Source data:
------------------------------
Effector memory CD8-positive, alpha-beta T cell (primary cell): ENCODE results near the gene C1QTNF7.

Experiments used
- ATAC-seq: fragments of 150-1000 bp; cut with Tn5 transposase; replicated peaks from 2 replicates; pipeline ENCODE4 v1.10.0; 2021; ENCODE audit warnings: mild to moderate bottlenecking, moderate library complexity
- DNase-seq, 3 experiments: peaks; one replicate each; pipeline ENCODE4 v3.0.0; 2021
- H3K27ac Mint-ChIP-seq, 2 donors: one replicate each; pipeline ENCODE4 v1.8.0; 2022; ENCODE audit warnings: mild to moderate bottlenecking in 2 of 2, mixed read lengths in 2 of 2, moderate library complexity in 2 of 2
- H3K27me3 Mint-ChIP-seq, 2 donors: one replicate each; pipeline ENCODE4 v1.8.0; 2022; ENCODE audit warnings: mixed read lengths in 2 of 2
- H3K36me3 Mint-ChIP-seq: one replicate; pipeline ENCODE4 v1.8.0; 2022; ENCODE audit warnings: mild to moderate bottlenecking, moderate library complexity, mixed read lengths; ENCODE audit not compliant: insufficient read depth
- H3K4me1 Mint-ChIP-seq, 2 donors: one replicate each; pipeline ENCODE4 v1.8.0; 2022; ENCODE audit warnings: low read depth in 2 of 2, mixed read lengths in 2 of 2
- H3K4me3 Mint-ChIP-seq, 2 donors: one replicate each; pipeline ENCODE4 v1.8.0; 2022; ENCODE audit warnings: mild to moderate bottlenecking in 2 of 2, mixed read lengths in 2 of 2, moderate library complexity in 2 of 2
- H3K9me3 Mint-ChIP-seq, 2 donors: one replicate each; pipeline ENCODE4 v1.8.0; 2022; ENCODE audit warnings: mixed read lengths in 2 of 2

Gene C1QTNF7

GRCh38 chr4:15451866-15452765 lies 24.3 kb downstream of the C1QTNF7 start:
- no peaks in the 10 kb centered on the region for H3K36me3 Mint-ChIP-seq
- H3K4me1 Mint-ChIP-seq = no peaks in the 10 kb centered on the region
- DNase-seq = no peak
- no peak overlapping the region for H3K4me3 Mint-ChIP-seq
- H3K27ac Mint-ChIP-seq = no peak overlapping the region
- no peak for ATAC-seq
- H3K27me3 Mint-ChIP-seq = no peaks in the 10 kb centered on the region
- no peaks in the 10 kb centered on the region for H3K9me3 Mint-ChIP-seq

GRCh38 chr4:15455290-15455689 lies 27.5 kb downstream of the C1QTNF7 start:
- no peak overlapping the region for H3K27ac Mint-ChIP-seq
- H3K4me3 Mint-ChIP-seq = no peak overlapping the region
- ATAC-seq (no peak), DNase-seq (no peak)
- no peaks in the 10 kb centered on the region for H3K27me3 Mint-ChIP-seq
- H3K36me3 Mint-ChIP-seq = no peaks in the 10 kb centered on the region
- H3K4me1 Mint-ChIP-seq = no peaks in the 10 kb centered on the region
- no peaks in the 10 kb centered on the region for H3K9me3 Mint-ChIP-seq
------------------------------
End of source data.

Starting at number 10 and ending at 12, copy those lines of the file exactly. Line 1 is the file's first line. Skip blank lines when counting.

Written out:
- H3K9me3 Mint-ChIP-seq, 2 donors: one replicate each; pipeline ENCODE4 v1.8.0; 2022; ENCODE audit warnings: mixed read lengths in 2 of 2

Gene C1QTNF7

GRCh38 chr4:15451866-15452765 lies 24.3 kb downstream of the C1QTNF7 start: